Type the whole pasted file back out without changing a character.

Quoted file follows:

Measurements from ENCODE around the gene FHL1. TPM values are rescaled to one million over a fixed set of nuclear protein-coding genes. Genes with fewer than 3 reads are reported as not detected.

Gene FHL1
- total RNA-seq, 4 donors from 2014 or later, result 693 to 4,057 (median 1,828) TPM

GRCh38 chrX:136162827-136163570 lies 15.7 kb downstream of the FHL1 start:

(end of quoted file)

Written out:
Measurements from ENCODE around the gene FHL1. TPM values are rescaled to one million over a fixed set of nuclear protein-coding genes. Genes with fewer than 3 reads are reported as not detected.

Gene FHL1
- total RNA-seq, 4 donors from 2014 or later, result 693 to 4,057 (median 1,828) TPM

GRCh38 chrX:136162827-136163570 lies 15.7 kb downstream of the FHL1 start: